The Bavarian Dragoons prove unstoppable however and the Austrian Lancers are routed and the Horse Artillery overrun!

Lindenau is bringing up his leading brigade to restore the situation (bottom-left) whilst watching thr disheartening sight of their cavalry fleeing at the gallop (bottom-right)!

A closer look at the fleeing Uhlans

Realizing that success has brought its own dangers, Seydewitz orders a charge before being trapped...

Again the Austrian infantry becomes shaken...

But still delivers a very fine volley or two to bring the Bavarians to a halt.  A bayonet charge pushes them back...

A combination of casualties and seeing their comrades trapped leads the Bavarian Light Horse to withdraw from the field.  However, their infantry supports are just coming into line...

Whilst the surviving Bavarian Dragoon surrender after a very exciting 30 minutes or so of action!

Meanwhile the remaining Austrian infantry advances over the marshy ground towards the other side of the town...

But accurate gunnery from the Bavarian artillerymen by the side of the town delays the attack!

Artillery supported by infantry defending buildings can feel confident in their position against direct frontal assaults...

Meanwhile, Radetzky and Lindenau slowly get their men in line for another attack, whilst the Bavarians occupy the ground vacated by the defeated cavalry...

The Austrians on the left still struggling to advance through the roundshot...

The Austrians realize they are not going to take this at a rush: Hessen-Homburg's brigade deploys.  That still doesn't stop the Bavarian gunners from halting the advance of the left-hand units...

Austrian cavalry reinforcements rush forward

Unfortunately too late: Radetzky's and Lindenau's combined assault on the hill has been firmly repulsed by the Bavarian foot, with heavy losses incurred: only on the left of the Austrian attack was any appreciable damage done to the defenders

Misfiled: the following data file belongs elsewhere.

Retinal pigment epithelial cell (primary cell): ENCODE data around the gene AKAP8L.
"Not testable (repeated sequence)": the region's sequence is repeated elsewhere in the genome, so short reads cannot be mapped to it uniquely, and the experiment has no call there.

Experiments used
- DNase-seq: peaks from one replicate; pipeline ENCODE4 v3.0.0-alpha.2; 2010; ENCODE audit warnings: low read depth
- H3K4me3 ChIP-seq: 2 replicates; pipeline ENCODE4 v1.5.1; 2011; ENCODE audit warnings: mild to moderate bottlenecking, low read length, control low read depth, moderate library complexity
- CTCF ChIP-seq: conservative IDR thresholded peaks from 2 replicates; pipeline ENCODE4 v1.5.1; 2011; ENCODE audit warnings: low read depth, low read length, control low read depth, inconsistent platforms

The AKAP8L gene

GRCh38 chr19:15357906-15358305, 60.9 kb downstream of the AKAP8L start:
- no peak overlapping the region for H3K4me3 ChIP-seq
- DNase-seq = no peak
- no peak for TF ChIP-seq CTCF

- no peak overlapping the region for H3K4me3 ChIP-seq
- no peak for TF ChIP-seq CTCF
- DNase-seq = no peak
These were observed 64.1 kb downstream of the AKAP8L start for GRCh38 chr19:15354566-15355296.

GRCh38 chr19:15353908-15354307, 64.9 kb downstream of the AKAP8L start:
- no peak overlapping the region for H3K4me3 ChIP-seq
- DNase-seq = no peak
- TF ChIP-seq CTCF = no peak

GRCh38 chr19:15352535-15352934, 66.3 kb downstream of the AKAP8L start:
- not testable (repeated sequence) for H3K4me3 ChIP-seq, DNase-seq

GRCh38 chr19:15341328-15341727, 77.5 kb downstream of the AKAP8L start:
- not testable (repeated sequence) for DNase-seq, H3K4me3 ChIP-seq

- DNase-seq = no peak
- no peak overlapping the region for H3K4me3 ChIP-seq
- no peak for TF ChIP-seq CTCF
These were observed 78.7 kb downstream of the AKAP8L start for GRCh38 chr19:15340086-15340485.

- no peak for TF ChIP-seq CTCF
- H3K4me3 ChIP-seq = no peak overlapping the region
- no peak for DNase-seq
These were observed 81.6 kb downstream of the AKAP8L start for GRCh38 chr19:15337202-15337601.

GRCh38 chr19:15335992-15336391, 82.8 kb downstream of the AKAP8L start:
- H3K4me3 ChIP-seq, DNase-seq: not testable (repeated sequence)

Unfortunately, after a short further exhange of fire, Radetzky's troops feel they have suffered enough and run, or gallop, for the rear

Radetzky's command in flight

Which, unluckily for the Austrians induces a panic in the main infantry formations too!

Seeing the demoralization on the other flank, the remaining Austrian formation turns about and marches to its rear...
Game Notes:

A decent game, very typical of a Polemos General de Division small action.  Intense periods of combat and some very decisive morale successes and failures determine the result, in between times when most effort is spent manoeuvring and organizing attacks.  The end result was a Polemos classic: a brigade broke, which led to a two-brigade division becoming spent, which led to the whole force becoming demoralized.  Odds-wise, the first event was roughly a 66% chance, the next step was a certainty (two-brigade divisions automatically become spent when one of them is defeated), and the last step was a 33% chance.  So, it wasn't a 'likely' result that the game would end there, but it was a distinct possibility, which doesn't seem unfair.  There is thus an interesting trade off within divisions, larger brigades are more robust, but the division itself is not.
The importance of the Bavarian artillery fire should not be under-estimated.  This prevented the Austrians from launching a quick simultaneous attack in two different locations at once, which can be quite nasty in Polemos, since it is hard for the commander to effectively support combats in two different places in the same time.  However, the Austrians also knew that if the Bavarian infantry was able to reach the Bavarian cavalry before the latter was defeated, they would really struggle to ever get up that hill.  So despite the Austrians being defeated, it must be put down more to the fortunes of war than poor tactics.

Figures by Baccus 6mm, buildings mainly by Leven, others from Timecast.

The game was another good reflection on one of Michael Hopper's scenarios, since he has unearthed many smaller actions which have never been covered in any of the magazines or other books, as far as I know, and giving a good opportunity to get my Bavarians onto the table.  It has even inspired me to order a few more reinforcments from Peter at Baccus...

The Eagles over Bavaria scenario book can be obtained direct from the author by email: 

Please click this for another gamer's take on the book

Monday 15 April 2019

Battle of Montijo: A Twilight of Divine Right AAR

For the final refight of this mini-series of TYW refights using the Twilight of Divine Right rules, I selected from the accompanying TYW scenario book the Battle of Montijo, a battle between the Portuguese who were using the opportunity of Spanish commitment to the Thirty Years' War to rebel and attempt to regain their independence.  This battle features a Spanish force trying to drive off a Portuguese force which had invaded and started looting Estremadura.

Simplified Order of Battle:

The Portuguese Army:
C-in-C: Albuquerque
6 units of Foot (inc. a mixed Dutch/English unit)
4 units of Horse
1 unit of Guns